Vegan is not a dirty word – unless you’re being harassed while eating a steak.
The storming of a Melbourne restaurant by animal rights activists at the weekend is the latest incident in an increasingly vocal global movement to oppose the consumption of meat.
And it’s prompting debate about whether a new wave of younger activists are being too aggressive in targeting consumers and displaying public images of distressed animals.
Last November, the group Anonymous for the Voiceless organised what it claimed to be the ‘biggest global vegan outreach campaign’ with its International Cube Day involving protests in 200 cities including Sydney and Melbourne.
Protesters holding graphic images of factory farming believe showing the violence and gore is inevitable when fighting the meat industry.
But one UK survey of more than 2600 meat eaters said they had been put off the cause because of aggressive attitudes of vegetarians or vegans.
Two groups involved in the Rare Steakhouse protest, Melbourne Cow Save and Direct Action Everywhere (DxE), say their protest was an attempt to force the public to rethink their meat consumption.
**STEAKHOUSE DISRUPTION**This evening, Direct Action Everywhere – DxE – Melbourne & Melbourne Cow Save Animal Liberation Army was out in full force!35 activists disrupted a Melbourne steakhouse to speak up for animals where their dead bodies were being consumed.In order to create change in our society, we must challenge current belief systems and force people to take a side; oppression or justice, cruelty or compassion. There is no humane way to kill someone who does not want to die.Always speak up loud and strong for those sentient beings who are oppressed. They need us to. (Please see the DxE Melbourne page tagged above, for more video of the night)Thank you so much for all the activists who were there tonight.=========================*DISRUPTIONS*Melbourne Cow Save is 100% for collaboration with other animal rights groups. As this video shows, Direct Action Everywhere – DxE – Melbourne is one of those groups we regularly collaborate with. There has been a few questions lately about Disruptions and we wanted to give you an overview here……The mission of DxE is to force animal rights into the public consciousness through nonviolent direct action. Disruptions are never about targeting individuals, but rather the system, and confronting a normalized practice of that system is one way to do that. This is done in places where violence is being committed and consumed, with speak outs, protesting and chanting.We aim to create the debate and get animal rights onto the agenda."Nonviolent direct action seeks to create such a crisis and foster such a tension that a community which has constantly refused to negotiate is forced to confront the issue. It seeks so to dramatize the issue that it can no longer be ignored." – Martin Luther King, Jr.This is also a good clip to watch.https://youtu.be/2-bE1T7mS8s
Posted by Melbourne Cow Save on Saturday, January 27, 2018
“Disruptions are never about targeting individuals, but rather the system, and confronting a normalised practice of that system is one way to do that,” says Melbourne Cow Save on its Facebook page, who The New Daily asked for comment.
“This is done in places where violence is being committed and consumed, with speak outs, protesting and chanting.”
The Australian branch of the high-profile animal rights group People for the Ethical Treatment of Animals (PETA) told The New Daily it was not associated with either of the groups involved in the Melbourne action, but press officer Laura Weyman-Jones said the protests were understandable.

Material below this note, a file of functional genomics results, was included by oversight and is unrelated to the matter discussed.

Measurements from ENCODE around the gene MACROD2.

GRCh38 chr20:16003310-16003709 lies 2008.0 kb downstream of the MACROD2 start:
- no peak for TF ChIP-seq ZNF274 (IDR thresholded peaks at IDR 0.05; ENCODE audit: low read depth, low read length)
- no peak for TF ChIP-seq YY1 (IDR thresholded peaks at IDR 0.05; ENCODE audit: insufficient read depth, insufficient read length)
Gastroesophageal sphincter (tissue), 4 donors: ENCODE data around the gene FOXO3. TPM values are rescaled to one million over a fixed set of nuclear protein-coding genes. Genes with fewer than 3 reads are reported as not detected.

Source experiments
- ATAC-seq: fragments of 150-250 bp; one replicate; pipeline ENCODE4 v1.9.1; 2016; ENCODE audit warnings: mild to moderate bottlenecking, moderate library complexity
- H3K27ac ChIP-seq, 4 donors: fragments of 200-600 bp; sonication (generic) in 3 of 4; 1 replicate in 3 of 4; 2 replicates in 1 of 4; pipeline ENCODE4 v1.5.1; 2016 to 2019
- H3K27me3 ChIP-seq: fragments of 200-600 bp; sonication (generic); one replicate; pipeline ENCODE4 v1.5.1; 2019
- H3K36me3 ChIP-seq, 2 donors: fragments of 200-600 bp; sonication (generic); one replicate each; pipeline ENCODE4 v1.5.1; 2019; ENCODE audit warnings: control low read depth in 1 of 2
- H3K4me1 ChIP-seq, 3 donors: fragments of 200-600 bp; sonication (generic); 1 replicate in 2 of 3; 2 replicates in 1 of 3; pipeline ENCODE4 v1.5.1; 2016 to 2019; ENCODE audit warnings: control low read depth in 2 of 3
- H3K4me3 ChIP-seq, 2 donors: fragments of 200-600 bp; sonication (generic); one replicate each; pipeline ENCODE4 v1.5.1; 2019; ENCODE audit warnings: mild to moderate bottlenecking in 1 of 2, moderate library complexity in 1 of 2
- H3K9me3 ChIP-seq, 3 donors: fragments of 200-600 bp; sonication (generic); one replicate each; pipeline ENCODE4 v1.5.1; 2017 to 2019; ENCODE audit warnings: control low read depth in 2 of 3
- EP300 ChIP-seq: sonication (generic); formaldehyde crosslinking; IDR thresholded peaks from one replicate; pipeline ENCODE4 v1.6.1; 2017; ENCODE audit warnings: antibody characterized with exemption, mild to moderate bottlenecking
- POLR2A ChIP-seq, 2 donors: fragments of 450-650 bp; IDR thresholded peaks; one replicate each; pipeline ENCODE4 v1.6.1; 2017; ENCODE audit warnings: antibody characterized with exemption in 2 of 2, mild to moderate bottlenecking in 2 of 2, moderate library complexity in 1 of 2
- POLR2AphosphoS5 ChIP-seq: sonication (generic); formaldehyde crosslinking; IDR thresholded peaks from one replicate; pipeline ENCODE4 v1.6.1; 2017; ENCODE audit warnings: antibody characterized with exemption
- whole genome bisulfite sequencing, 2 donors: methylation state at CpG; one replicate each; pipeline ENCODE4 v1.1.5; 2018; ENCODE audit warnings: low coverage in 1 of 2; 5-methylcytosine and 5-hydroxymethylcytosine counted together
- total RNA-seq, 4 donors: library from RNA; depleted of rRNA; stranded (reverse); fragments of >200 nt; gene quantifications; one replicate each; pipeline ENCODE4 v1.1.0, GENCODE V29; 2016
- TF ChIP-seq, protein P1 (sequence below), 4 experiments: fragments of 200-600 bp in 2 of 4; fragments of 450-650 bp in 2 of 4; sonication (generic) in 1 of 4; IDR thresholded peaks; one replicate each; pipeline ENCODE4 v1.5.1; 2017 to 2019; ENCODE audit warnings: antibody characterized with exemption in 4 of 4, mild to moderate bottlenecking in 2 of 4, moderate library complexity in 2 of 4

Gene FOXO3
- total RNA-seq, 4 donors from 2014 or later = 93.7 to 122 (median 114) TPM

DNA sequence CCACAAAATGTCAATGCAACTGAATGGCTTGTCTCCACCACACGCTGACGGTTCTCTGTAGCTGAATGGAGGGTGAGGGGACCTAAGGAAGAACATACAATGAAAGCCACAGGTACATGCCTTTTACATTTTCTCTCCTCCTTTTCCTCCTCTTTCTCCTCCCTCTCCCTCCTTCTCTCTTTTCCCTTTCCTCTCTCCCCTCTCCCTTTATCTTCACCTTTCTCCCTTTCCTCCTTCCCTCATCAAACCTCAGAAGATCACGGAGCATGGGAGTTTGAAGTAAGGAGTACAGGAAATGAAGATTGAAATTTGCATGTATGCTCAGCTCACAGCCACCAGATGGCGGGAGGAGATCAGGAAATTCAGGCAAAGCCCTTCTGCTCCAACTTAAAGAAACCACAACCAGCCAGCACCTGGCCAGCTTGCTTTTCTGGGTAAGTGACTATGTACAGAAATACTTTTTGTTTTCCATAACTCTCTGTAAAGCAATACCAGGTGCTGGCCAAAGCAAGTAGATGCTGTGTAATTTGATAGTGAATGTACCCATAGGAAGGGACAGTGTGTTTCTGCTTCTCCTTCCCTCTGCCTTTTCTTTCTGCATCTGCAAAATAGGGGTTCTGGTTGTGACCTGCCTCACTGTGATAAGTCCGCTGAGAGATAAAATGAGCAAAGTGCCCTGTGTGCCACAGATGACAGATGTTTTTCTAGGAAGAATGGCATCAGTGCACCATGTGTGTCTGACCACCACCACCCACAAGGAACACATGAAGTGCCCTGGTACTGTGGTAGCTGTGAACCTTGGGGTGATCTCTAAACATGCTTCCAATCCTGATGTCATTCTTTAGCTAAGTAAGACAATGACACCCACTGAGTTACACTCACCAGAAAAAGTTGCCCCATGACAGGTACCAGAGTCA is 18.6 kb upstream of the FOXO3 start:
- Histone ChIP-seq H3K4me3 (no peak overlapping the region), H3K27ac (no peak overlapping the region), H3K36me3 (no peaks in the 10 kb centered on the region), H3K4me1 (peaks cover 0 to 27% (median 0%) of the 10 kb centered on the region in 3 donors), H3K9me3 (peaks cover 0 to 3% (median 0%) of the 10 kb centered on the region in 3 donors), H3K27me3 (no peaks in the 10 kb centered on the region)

“This isn’t PETA’s style, but considering that billions of gentle sheep, chickens, cows, and pigs are strung up – one in front of the next – beaten, and sometimes skinned alive and that their throats are slit for a fleeting taste of flesh, who can blame anyone who peacefully (if enthusiastically) causes people to consider the cruelty of it all?” Ms Weyman-Jones said.
In Europe, PETA has been involved in some confronting public demonstrations, including at Paris Fashion week and the mock slaughter of humans in London.
Asked if protests against individual restaurants could be counter-productive to the cause in Australia, Ms Weyman-Jones said “some people will change their views and behaviour when they think about such abuse”.
“Shaking things up a bit is how change comes about.”
Figures on the number of vegans in Australia are hard to pin down, but Roy Morgan Research said between 2012 and 2016 the number of vegetarian adults in Australia rose from 1.7 million (or 9.7 per cent of the population) to almost 2.1 million (11.2 per cent).
And while many non-vegetarians expect humane treatment of animals used for food, PETA Australia maintains “ethical meat is a myth”.
“When it comes to raising and killing animals on an industrial scale, any measure of kindness, respect or decency goes out the window,” said Ms Weyman-Jones.
“Luckily, it’s incredibly easy now to find delicious vegan meat that is not only better for animals, but better for our bodies and the environment too.”
While climate change concerns have given impetus to the vegan cause, the movement can, at times, appear to be fractured.
The often heated debates between activists and groups was recently highlighted by the saga of the ‘vegan flag’. Conceived by an Israeli activist Gad Hakimi while writing a “vegan superhero comic”, it was meant to provide a visual symbol to unite the cause worldwide
But the flag’s colours of green, white and blue – representing land, life and the sea – divided the community, with some arguing that blood red would have better represented the suffering of animals.
Blood has been crucial to many vegan protests, be it splattered on furs, spilling from zombiefied humans or depicted in real life slaughterhouse images.
As the shock tactics become more entrenched, it’s only a matter of time before meat-eaters start biting back.